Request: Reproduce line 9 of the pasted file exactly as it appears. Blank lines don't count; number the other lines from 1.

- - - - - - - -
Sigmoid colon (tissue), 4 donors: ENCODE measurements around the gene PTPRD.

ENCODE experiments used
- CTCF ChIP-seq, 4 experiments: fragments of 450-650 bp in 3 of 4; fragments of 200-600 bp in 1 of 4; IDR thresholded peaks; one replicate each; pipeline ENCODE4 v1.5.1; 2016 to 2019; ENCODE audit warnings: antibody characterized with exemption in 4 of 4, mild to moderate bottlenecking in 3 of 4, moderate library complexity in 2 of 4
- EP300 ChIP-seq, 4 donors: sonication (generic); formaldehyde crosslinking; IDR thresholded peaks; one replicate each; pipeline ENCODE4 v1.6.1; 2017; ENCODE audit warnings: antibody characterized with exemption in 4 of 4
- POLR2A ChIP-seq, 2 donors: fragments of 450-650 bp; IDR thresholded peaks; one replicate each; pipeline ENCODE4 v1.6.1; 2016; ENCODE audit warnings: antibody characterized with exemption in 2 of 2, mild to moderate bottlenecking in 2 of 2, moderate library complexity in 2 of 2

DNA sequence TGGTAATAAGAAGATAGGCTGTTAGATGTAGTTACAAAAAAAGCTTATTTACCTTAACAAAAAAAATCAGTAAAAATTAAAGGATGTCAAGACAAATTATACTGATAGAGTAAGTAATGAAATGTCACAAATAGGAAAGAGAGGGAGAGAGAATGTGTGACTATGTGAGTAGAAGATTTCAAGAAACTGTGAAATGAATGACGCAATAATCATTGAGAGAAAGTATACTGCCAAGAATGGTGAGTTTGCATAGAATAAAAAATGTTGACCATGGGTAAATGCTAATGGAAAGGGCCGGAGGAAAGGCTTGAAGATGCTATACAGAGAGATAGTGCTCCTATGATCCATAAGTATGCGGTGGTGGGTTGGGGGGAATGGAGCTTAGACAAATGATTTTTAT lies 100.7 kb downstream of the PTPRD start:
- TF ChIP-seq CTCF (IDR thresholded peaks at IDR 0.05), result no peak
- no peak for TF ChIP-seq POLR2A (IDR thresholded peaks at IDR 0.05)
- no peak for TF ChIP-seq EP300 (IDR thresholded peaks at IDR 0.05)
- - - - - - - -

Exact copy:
- no peak for TF ChIP-seq EP300 (IDR thresholded peaks at IDR 0.05)